The Blue Mosque in Istanbul, Turkey.
The Blue Mosque in Istanbul, Turkey.

Shia and Sunni mosques are essentially the same. The mosque is a Muslim house of worship. "The Oxford Dictionary of Islam" reports that the word, "mosque" originates from the Arab word masjid, which translates to "place for (ritual) prostration." All mosques, no matter their affiliation with Sunni or Shia Muslims, generally have a similar physical set up, and universally contain a niche on the wall called a "mirhab" that points worshipers toward the direction of Mecca.

Origins of Sunni Shia Divide

The Sunni and Shia divide occurred after the death of the Prophet Muhammad in 632 AD over the question of his succession. Most of his followers, the Sunnis, believed Abu Bakr -- the father of the Prophet’s wife Aisha -- was the Prophet's rightful successor. Sunnis also believed the consensus of the Ummah, or the Muslim community, is necessary for electing leaders. The minority group of Shias believed the succession should stay within the family of the Prophet, and favored the Prophet’s son-in-law Ali, who was also the Prophet's cousin and closest male relative, as his rightful heir.

Differences in Custom

Both Sunni and Shia believe Allah is the only God and that Muhammad is his messenger. Both groups also follow the five pillars of Islam and share a holy book, the Quran. However, while Sunnis primarily rely on the teachings of the Prophet, known as the Sunnah, for their spiritual guidance, the Shia see their religious teachers, the ayatollahs, as reflections of God on earth, according to "The Economist."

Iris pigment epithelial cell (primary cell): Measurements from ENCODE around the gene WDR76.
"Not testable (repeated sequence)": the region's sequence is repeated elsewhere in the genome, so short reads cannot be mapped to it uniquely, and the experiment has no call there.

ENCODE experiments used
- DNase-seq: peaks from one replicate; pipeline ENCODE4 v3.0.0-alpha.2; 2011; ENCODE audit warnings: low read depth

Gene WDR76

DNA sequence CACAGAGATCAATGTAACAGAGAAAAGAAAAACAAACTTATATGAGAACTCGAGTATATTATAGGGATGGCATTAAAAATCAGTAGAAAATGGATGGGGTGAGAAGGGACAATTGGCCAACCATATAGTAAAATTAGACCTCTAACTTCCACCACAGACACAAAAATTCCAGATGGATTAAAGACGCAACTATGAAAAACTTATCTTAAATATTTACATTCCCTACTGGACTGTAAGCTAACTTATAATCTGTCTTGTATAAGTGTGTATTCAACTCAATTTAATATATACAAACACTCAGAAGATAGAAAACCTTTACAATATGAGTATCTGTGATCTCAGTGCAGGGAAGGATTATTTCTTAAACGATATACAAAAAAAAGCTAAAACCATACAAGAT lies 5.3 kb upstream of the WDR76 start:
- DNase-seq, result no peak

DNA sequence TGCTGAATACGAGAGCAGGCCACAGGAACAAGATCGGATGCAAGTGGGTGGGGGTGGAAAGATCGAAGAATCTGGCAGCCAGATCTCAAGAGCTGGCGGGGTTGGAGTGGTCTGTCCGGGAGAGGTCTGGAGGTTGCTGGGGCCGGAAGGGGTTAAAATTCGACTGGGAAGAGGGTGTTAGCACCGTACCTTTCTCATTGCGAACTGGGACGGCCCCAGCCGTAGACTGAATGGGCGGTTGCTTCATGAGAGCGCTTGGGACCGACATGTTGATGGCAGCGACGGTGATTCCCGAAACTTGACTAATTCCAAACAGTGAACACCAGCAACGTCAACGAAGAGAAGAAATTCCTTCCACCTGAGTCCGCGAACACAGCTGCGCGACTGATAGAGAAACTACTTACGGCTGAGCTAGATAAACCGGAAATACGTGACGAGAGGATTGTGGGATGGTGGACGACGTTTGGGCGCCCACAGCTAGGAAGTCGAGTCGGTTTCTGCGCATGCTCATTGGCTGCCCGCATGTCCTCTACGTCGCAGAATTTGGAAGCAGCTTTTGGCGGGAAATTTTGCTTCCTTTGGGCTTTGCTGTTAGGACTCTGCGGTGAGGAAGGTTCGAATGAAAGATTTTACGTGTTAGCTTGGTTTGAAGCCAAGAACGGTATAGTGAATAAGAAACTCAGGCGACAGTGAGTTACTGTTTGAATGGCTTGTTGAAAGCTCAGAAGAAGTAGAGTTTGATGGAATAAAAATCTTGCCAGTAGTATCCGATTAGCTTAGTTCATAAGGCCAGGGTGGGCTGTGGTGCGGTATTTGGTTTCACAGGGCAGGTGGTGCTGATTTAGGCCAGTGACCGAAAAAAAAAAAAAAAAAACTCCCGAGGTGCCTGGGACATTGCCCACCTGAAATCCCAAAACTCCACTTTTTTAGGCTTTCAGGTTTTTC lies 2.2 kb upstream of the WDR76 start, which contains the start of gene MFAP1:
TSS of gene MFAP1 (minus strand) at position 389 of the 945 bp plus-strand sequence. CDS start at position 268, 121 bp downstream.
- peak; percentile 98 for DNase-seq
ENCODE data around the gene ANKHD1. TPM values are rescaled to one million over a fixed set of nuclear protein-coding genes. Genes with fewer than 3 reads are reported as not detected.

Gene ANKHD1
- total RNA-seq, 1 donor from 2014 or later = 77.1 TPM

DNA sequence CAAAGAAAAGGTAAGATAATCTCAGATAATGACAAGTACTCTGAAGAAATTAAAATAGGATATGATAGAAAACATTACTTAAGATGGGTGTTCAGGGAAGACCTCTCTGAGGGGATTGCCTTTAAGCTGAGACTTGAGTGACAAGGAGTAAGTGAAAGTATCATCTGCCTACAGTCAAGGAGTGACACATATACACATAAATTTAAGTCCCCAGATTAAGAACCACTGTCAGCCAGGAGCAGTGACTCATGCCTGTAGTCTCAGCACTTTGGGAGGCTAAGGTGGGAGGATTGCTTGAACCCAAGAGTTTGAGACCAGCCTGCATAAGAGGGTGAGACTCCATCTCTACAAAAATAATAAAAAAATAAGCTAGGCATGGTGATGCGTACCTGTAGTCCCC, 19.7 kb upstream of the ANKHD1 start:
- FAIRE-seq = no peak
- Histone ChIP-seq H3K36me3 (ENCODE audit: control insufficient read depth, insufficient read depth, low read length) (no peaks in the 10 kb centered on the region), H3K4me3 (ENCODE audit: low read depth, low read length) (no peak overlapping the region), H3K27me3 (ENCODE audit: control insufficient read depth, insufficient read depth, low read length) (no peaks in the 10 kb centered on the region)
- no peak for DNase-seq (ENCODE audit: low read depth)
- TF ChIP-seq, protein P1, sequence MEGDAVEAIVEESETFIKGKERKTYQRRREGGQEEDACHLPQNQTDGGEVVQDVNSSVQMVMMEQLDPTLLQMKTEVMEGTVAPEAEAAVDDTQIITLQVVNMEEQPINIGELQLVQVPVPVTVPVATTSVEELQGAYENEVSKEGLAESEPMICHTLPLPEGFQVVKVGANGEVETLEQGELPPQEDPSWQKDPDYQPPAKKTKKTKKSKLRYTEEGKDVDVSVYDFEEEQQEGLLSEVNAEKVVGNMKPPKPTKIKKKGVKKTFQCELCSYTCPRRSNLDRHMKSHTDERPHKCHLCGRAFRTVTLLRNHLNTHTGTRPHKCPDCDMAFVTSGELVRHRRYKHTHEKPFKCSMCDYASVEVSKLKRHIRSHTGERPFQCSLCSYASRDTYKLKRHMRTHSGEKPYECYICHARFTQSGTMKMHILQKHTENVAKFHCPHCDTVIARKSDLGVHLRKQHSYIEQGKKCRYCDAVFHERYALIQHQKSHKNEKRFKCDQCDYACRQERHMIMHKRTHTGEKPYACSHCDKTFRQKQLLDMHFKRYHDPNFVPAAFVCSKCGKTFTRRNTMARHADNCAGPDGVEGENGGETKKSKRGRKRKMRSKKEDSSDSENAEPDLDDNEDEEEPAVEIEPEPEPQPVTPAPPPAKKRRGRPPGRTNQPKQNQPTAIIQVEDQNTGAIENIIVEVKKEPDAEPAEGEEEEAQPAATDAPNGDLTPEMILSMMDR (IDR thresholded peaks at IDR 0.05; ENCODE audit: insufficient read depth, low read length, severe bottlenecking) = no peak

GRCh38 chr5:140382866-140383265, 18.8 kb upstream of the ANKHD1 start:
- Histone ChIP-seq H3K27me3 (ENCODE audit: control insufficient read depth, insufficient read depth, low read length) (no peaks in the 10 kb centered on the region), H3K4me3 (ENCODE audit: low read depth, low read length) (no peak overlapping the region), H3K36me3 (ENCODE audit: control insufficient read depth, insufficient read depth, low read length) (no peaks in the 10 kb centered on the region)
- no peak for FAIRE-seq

Differences in Prayer

While all devout Muslims are required to pray five times a day, Shia practice permits combining some of those into three daily prayers, according to the BBC. Unlike Sunnis, Shias place their head on a naturally occurring material – often a clay tablet -- mohr -- or soil from Karbala, the place where Ali's son Hussein was martyred – during prostration, instead of directly on the prayer rug.

Demographics

Shias only make up between 10 to 13 percent of the world’s Muslim population, according to the Pew Research Center. Most Shias live in four countries: India, Iran, Iraq and Pakistan. Iran was home to up to 70 million Shias in 2009, representing almost 40 percent of world’s Shia population.